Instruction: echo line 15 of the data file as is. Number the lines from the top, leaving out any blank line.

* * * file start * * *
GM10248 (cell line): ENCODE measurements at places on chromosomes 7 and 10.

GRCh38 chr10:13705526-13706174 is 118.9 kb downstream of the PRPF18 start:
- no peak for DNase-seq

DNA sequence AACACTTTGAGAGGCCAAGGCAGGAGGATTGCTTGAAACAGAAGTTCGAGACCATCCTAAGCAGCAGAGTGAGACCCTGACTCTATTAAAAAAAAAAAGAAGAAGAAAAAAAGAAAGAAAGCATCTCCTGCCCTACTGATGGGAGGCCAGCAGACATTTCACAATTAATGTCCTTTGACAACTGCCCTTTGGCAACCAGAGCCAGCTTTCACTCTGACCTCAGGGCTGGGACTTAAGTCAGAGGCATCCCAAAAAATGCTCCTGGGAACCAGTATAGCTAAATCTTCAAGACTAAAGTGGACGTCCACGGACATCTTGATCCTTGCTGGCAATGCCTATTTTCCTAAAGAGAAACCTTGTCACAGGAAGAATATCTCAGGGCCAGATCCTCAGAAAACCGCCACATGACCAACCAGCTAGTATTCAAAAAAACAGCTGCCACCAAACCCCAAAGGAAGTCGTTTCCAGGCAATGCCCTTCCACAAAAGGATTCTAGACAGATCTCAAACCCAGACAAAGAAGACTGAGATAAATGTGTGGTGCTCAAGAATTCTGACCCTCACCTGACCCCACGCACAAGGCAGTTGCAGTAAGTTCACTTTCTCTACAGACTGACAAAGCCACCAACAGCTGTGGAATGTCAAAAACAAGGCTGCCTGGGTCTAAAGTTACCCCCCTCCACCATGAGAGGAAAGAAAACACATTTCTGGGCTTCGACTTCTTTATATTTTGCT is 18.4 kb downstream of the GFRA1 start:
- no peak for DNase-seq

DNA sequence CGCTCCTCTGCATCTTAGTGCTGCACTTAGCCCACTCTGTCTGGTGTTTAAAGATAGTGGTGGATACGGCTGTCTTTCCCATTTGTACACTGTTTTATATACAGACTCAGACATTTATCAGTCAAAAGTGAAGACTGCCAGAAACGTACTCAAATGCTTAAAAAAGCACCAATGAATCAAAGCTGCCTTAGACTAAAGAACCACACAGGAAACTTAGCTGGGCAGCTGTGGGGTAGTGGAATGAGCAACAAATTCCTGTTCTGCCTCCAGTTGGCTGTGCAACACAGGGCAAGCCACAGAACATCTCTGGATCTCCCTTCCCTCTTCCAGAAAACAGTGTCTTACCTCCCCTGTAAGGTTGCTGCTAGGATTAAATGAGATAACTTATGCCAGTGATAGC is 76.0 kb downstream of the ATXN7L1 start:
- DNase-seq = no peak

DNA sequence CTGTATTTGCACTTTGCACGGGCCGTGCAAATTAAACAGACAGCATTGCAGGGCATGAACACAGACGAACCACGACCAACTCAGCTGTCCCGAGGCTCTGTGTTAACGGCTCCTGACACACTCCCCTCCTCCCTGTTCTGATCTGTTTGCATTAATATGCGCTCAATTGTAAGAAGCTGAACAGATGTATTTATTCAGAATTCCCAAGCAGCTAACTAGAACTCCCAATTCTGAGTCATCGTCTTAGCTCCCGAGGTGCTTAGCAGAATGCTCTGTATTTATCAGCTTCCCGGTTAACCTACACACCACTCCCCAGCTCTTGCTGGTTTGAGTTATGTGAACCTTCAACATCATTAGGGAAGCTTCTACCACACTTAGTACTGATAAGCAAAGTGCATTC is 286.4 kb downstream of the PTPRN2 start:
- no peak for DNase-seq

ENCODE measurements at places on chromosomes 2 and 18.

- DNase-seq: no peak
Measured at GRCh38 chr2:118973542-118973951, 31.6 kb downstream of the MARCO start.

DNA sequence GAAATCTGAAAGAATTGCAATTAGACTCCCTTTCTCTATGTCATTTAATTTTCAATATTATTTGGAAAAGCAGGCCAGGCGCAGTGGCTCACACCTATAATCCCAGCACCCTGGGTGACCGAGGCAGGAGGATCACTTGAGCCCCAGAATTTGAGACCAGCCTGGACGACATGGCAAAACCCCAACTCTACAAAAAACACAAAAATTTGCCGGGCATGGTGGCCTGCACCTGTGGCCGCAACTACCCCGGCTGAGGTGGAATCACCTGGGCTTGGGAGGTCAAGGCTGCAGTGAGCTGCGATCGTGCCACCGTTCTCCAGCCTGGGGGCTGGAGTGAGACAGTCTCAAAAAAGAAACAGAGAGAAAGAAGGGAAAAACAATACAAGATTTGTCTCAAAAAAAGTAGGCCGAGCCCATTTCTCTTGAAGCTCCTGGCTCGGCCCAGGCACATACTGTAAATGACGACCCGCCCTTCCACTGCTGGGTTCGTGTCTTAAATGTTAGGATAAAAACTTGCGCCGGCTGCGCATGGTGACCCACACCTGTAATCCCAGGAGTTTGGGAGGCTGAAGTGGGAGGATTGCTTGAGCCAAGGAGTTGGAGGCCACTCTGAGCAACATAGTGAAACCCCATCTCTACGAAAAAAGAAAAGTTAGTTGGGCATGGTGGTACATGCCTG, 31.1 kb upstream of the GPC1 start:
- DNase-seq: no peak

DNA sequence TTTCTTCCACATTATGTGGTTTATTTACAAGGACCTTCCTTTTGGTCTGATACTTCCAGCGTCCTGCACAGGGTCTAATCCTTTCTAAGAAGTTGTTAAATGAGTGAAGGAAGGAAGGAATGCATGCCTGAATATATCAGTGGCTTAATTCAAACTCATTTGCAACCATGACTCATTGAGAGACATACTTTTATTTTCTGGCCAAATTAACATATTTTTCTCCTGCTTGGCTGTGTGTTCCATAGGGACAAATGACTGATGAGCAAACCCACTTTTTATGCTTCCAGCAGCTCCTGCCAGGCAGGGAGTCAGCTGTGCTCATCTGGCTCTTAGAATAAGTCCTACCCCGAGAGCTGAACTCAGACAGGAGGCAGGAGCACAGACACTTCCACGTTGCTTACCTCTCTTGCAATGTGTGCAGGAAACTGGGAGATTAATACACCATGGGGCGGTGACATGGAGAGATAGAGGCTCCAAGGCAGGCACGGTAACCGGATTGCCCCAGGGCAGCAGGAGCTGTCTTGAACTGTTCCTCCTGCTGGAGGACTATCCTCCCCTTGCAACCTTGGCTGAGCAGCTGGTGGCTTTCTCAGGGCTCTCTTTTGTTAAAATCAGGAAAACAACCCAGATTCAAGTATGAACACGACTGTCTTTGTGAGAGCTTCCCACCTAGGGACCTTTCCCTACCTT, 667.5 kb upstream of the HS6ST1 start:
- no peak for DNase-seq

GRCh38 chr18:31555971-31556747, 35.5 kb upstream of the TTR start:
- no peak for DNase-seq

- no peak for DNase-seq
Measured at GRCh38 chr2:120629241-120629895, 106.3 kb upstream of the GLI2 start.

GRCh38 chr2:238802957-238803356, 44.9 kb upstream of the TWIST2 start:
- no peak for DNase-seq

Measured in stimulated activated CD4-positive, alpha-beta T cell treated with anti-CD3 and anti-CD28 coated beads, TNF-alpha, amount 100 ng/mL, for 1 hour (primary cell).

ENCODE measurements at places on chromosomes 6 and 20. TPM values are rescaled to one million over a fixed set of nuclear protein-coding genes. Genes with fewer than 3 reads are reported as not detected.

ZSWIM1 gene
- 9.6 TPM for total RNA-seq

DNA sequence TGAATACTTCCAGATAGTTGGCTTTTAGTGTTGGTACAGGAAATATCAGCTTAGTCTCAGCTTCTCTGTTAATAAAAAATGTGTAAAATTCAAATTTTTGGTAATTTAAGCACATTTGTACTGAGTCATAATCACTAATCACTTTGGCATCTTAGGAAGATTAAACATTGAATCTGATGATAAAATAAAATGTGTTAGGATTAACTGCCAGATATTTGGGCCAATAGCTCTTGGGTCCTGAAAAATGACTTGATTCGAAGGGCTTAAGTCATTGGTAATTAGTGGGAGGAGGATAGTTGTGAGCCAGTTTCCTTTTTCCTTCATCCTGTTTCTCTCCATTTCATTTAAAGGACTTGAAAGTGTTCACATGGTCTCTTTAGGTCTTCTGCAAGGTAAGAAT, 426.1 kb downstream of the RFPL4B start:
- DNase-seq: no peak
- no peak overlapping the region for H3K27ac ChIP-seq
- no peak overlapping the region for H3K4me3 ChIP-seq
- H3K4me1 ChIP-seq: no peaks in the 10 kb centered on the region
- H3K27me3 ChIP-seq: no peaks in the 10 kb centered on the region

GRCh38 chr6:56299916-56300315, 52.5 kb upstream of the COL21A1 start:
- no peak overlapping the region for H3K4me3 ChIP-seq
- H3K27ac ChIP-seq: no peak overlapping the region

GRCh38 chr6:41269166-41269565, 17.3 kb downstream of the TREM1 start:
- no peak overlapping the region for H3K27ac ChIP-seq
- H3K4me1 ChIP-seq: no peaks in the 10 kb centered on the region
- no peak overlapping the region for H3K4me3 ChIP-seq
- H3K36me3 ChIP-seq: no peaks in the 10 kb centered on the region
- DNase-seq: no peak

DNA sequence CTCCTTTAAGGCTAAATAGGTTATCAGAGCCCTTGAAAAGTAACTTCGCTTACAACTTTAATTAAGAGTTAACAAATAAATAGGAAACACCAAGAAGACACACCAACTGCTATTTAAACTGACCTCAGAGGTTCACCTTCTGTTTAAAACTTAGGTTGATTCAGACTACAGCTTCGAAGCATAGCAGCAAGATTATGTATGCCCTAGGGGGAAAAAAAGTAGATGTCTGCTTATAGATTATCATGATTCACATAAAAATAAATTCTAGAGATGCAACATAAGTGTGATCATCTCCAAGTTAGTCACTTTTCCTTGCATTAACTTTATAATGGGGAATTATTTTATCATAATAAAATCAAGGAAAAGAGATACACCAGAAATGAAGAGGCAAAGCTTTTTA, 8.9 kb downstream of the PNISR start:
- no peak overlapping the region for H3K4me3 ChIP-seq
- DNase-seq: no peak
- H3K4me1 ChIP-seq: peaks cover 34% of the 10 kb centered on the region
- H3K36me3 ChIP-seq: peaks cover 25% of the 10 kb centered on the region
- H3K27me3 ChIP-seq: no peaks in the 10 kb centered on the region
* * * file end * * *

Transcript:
DNA sequence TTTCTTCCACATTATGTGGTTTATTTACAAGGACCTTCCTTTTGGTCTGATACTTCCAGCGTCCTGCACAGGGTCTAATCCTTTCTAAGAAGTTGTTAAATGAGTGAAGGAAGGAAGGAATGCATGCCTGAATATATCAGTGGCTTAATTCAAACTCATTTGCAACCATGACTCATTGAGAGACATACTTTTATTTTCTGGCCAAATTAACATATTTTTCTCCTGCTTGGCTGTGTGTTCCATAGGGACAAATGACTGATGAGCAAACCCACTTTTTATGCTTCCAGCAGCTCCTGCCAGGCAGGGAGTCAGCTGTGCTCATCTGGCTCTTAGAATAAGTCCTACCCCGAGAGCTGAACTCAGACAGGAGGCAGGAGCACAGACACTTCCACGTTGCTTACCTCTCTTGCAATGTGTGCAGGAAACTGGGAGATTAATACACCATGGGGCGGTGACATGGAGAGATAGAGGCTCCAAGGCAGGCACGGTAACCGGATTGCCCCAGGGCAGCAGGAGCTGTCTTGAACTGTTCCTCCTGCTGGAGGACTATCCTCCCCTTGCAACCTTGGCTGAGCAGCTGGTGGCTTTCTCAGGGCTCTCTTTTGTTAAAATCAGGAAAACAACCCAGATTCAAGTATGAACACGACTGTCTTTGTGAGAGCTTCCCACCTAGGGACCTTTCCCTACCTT, 667.5 kb upstream of the HS6ST1 start: